This is the first and great commandment: you shall love the Lord your God with all your heart and with all your soul and with all your mind. And the second is like unto it: you shall love your neighbor as yourself. On these two commandments hang all the law and the prophets.
Any Episcopalian who attends a Rite 1 service, or who remembers the old 1928 Prayer Book, has heard this section of today’s Gospel over and over. It’s in the liturgy right before the Lord have mercy, because that’s how we are supposed to react when we hear it: “Lord, have mercy on me a sinner; I can’t possibly do what you just told me to!” You shall love the Lord your God with all your heart and with all your soul and with all your mind, and love your neighbor as yourself. There’s no “sometimes” in there. No “on a good day.” No "two out of three." Love with all you’ve got, all you are, all the time. That is the vision.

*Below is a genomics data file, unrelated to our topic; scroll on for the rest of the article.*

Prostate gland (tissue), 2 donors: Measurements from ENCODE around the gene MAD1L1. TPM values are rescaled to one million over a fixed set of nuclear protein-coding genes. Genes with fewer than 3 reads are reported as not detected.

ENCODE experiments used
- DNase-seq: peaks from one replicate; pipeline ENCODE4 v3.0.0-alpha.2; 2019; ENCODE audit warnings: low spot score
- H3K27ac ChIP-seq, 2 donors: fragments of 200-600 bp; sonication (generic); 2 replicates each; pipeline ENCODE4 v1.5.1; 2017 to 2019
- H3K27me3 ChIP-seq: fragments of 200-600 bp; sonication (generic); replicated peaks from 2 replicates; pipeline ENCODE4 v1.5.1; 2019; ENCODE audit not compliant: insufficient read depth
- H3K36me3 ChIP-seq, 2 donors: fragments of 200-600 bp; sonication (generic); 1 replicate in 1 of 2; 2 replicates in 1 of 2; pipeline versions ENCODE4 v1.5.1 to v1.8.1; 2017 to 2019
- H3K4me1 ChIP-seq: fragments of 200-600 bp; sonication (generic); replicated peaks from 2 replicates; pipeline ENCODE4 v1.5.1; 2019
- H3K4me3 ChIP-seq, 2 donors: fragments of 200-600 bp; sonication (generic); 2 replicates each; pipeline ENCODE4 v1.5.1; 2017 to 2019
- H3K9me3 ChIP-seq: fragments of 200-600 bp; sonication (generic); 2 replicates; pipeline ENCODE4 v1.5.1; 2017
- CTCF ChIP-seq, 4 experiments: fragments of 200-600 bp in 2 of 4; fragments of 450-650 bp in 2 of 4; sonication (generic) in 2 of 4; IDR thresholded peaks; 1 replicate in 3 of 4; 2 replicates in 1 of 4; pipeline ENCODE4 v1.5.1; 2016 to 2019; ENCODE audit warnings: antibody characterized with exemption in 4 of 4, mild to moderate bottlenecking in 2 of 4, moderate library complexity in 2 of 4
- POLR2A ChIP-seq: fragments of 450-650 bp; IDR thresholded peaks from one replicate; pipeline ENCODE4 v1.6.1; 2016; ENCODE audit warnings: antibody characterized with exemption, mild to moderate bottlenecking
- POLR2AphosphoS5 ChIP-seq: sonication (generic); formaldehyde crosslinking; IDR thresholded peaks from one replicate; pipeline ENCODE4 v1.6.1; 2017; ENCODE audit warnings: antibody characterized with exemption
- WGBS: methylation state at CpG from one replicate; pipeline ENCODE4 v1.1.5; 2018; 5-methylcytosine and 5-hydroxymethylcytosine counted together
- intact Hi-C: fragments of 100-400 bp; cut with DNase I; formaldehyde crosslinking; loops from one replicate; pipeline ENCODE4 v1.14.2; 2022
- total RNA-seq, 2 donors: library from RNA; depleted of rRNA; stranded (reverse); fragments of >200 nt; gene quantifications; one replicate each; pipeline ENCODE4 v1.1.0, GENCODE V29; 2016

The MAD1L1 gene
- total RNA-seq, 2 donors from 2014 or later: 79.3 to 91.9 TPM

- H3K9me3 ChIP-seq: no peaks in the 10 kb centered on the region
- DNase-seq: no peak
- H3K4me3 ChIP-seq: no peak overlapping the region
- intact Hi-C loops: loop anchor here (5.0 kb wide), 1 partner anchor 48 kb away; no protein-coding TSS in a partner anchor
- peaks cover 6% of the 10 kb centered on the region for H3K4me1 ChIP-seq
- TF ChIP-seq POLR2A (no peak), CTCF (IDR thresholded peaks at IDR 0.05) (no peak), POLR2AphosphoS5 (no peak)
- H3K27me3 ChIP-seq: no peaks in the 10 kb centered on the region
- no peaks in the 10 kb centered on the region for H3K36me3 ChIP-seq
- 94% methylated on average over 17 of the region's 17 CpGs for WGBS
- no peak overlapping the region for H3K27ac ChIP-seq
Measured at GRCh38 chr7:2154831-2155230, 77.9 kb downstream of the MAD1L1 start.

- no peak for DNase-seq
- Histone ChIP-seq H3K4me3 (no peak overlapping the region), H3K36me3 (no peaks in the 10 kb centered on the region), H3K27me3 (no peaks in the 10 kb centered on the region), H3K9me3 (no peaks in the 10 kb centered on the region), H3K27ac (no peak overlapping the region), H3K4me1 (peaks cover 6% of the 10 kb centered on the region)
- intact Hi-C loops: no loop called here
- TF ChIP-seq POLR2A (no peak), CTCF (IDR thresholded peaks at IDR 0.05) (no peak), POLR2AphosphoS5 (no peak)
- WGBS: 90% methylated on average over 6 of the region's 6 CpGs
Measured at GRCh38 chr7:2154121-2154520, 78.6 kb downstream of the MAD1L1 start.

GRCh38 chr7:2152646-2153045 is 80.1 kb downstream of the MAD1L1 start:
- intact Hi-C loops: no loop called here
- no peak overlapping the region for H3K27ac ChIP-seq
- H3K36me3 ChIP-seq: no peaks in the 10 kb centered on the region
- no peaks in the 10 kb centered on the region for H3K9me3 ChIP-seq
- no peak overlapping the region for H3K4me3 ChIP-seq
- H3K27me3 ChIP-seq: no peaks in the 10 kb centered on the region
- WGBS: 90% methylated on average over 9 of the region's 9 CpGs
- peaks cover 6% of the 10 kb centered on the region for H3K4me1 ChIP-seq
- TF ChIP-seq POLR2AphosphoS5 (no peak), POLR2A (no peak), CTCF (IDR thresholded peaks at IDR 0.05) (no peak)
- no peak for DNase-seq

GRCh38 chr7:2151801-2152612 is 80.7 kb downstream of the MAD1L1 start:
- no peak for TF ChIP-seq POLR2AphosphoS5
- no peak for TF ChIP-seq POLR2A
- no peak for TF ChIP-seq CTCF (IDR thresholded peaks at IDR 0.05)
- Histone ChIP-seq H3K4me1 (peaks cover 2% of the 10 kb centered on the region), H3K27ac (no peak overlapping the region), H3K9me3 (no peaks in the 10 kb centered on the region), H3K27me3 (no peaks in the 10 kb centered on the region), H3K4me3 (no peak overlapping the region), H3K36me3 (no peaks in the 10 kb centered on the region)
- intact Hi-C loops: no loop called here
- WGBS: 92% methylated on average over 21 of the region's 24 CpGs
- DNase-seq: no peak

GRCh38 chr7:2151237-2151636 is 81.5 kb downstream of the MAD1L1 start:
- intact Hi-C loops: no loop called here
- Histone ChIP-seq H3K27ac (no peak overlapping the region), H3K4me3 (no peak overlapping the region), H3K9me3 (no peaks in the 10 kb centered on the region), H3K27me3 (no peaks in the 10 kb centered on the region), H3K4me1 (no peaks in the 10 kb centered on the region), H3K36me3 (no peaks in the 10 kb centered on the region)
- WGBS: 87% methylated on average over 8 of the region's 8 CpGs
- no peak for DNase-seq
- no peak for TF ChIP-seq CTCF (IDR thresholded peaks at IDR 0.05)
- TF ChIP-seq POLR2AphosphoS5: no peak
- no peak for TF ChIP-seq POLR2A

It sounds wonderful, but has anybody other than Jesus ever done it? Does any of us love God authentically, with every fiber of our being, every minute of every day, bringing all our intellect and all our heart into that love? Does any of us meet the needs of our neighbor, every time, with every bit as much pleasure and foresight and care and thoroughness as we meet our own needs? Any of us? Ever? If you say yes, I won’t believe you.
It’s a standard nobody but Jesus has ever met, but that’s the whole point. He meets it, he lives the vision perfectly, and then we are (choose your metaphor:) grafted, or adopted, or included, or immersed into him. That’s Christianity in a nutshell: his obedience, his perfection, stands in for our unreliability and just plain averageness. ....